Delivery trucks

It’s been a little while since I did an embroidery design freebie, so I started working on one I should have finalized by Friday.

This one is inspired by goofing up a USPS scheduled pickup and making my mailman make a special trip to the door. I realized I owe all my delivery folks a nice Christmas gift.

Although it seems like I live at JoAnn these days, I still get a lot of stuff from Amazon (witness all the 📦 icons next to referral links here) and [Amazon-owned] Fabric.com. On which note: if you aren’t buying enough to meet the free shipping there but have Prime, go to Amazon and find the fabric, and check the other sellers: Amazon usually lists it itself but also with Fabric.com as a secondary seller so you get Prime shipping but Fabric.com’s cheaper price. Why does it work this way? I dunno.

So my UPS person has had to lug a couple of long, skinny rolls of marine vinyl (ironically, not that brown which was a JoAnn remnant) and all four of them have brought me an endless parade of things, including the embroidery machine itself (though I forget who got saddled with that; probably UPS again).

Anyway, the first draft came out medium-okay. The Amazon Logistics van was first, okay other than the fact that I didn’t run the truck outline itself in bean stitch. With that fixed, the UPS truck came out better, but the logo definitely needs more pull correction (especially on the softer walnut non-marine). The USPS truck is fine except I decided to run the truck outline in the same blue as the logo and I don’t think it looks as nice. I went with a medium gray for FedEx, and that’s better but next time I’ll go even lighter. That logo also needs just a little more pull correction.

Now I need the UPS guy to bring me a roll of brown vinyl so I can make him a proper one, because that was the last little scrap. Once that happens, I’ll run more of these and publish the design.

Playing catch-up

I upgraded my PC (Debian jessie to stretch to buster) and had some struggles with the video card, culminating in completely breaking it yesterday. I took a break from the frustration by stitching out a bunch of the designs that I already had on a USB stick, came back to it, uninstalled all the drivers and… somehow it fixed itself on a reboot. I’m not sure what happened but I’ll take the win.

Today’s plan is to take pictures of these (other than this one on my scarred, stained cutting table) so I can list them on Etsy and then run off to JoAnn to pick up enough of the metallic mini dots fabric to make the new, larger wings for the Celestial Dragon.

Figuring out a 5×12″ hoop

One of the first things I bought for my machine was a set of four Embroidex hoops 📦. The Brother PE-800 comes with a single 5×7 hoop, which is enough to get by, but 4×4 uses up less stabilizer and, it later turned out, having a second 5×7 was useful for mass-producing. If you’re gonna do a design with forty-leven color changes, might as well sew at least two.

The other two hoops are a tiny one for pocket designs, and a 5×12″ monster with three attachment points. When I made the solid-color crowntail dragon, I sewed its wing piece in two hoopings because alignment (other than front-to-back) wasn’t that critical. But it would be really nice, with the extremely festive pre-printed ones, if I could carefully align it once, nail it down, and stitch it out. It was time to figure out that 12″ hoop.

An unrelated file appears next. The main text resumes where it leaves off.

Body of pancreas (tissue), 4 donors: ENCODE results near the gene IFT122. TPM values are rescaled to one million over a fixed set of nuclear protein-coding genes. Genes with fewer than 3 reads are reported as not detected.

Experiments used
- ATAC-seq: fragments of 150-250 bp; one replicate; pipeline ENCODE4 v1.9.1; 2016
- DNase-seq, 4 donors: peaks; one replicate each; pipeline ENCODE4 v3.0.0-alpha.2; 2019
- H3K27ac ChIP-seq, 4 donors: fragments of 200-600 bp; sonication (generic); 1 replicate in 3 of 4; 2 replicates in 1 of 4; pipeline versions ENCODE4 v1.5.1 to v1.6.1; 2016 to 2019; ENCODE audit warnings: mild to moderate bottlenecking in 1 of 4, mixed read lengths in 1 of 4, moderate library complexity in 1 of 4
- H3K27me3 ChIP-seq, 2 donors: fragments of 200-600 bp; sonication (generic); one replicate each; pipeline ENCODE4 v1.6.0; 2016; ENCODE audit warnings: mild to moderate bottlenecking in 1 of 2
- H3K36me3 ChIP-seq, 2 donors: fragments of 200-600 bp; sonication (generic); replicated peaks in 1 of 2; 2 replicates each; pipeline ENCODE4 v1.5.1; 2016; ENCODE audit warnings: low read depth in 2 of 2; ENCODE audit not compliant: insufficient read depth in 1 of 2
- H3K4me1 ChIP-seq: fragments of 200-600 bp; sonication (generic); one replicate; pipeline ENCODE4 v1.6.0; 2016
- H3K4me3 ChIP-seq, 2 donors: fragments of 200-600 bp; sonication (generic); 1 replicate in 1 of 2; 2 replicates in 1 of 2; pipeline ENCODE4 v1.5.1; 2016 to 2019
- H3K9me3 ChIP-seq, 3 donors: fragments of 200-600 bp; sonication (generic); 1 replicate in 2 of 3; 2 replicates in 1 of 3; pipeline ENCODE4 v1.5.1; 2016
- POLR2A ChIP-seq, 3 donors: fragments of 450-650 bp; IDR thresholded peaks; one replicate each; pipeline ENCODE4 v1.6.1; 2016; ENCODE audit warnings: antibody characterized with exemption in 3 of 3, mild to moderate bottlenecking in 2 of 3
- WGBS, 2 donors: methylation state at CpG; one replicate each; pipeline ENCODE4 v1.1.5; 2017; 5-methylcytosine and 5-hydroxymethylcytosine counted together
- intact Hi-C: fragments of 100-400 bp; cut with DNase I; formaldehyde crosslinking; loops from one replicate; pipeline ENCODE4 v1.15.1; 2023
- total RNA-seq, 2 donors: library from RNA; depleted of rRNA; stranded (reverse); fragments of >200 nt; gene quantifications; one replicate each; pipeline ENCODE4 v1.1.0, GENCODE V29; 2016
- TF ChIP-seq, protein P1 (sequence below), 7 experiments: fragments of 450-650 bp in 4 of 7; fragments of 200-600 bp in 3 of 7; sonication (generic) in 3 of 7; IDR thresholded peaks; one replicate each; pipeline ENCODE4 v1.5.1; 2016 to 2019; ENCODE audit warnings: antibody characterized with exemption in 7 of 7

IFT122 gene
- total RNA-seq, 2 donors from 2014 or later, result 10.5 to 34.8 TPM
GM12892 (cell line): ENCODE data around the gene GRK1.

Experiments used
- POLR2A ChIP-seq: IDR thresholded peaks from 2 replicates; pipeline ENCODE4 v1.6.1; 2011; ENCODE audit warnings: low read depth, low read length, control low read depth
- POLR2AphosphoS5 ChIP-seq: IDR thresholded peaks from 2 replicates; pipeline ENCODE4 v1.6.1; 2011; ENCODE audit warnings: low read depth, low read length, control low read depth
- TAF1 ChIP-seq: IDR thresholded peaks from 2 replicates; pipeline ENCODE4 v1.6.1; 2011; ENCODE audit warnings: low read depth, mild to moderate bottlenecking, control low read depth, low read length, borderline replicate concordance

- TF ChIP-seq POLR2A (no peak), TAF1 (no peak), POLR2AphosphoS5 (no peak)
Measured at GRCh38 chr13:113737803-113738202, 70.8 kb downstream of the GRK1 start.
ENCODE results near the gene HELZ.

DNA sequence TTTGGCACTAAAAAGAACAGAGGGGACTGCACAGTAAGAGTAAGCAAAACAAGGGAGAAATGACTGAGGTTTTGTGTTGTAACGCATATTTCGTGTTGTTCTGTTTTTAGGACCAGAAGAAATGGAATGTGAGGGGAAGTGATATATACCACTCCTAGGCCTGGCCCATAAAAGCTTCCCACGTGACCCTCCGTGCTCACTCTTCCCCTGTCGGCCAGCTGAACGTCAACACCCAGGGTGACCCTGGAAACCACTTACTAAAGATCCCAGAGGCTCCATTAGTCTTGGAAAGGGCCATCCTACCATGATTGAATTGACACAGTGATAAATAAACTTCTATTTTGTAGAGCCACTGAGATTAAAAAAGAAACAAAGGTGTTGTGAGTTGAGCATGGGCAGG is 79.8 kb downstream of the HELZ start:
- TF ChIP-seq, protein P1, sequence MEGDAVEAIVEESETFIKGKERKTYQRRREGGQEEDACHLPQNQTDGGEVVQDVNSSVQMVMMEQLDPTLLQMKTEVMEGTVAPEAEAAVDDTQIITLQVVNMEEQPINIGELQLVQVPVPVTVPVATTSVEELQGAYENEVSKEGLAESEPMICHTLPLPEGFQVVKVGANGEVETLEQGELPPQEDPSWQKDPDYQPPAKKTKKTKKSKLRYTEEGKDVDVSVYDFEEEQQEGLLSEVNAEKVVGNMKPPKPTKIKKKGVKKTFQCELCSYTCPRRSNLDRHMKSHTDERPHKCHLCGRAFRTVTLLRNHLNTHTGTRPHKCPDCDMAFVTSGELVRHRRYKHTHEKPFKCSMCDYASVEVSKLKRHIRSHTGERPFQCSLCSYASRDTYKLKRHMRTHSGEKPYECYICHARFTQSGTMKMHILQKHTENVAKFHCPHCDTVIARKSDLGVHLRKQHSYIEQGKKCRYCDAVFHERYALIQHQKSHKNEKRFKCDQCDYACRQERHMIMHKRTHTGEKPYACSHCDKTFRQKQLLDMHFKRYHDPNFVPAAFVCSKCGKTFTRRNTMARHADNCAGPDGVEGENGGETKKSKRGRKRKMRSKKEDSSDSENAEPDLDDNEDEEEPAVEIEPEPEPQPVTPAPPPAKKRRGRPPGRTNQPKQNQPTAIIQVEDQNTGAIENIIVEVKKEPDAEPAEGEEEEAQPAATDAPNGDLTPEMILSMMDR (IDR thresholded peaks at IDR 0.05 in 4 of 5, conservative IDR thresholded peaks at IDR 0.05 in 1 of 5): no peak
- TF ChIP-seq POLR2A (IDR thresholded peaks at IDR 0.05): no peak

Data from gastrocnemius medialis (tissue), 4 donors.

If you look closely at that picture, you can see a bunch of white thread. That was a bunch of trial patterns wherein I confirmed that the attachment points are 6cm apart. Very good: the next step was to break my design up into two pieces that each fit in a 5×7″ stitching area, and move one 12cm onto the other (to the left, in the case of that wing).

The attachment points are in the bottom of the picture above, and the little arrows show where the two designs meet. The lower one, which ends up on the left when the thing is in the machine, was a perfect match. The upper two overlapped by an extra stitch. The larger hoop can distort more easily, so that may be what’s happening here. If it’s consistent, I may be able to find a rotation that corrects for it.

So, you may wonder, how does one take an existing pattern and split it up? Welllllll… I’m told commercial software can do it, but I don’t know which one or how. With Ink/Stitch, it’s a manual process, but it works on imported designs as well as native ones. Import the file if you’re not using your own SVG, find a natural break point, break the node and the path. Rinse and repeat for each run of thread until you have a piece that fits in your 5×7 hoop. Then take the rest of it and move it 12cm down or sideways (depending on the orientation of your design). Done!

Okay, not always that simple. If your color changes overlap, you might need to interleave the two designs, and switch mounting points to do all of one color, then all of the next. Not fun. Putting each run of each color on a different layer may help with organizing them, although you’ll have to remember to insert a stop (or a mock color change) between the two halves of the color so you have time to shift the hoop.

It’s going to take some more experimentation to figure out the most efficient way to do this, so stay tuned.

Extremely Festive Dragons

That’s the phrase I keep using to describe these guys because, I mean, just look at them. Their “proper” name is crowntails, because they’re inspired by the betta fish of that type. The purple one is a little ironic because that’s the color a lot of breeders aspire to but, to my knowledge, truly purple bettas don’t exist yet.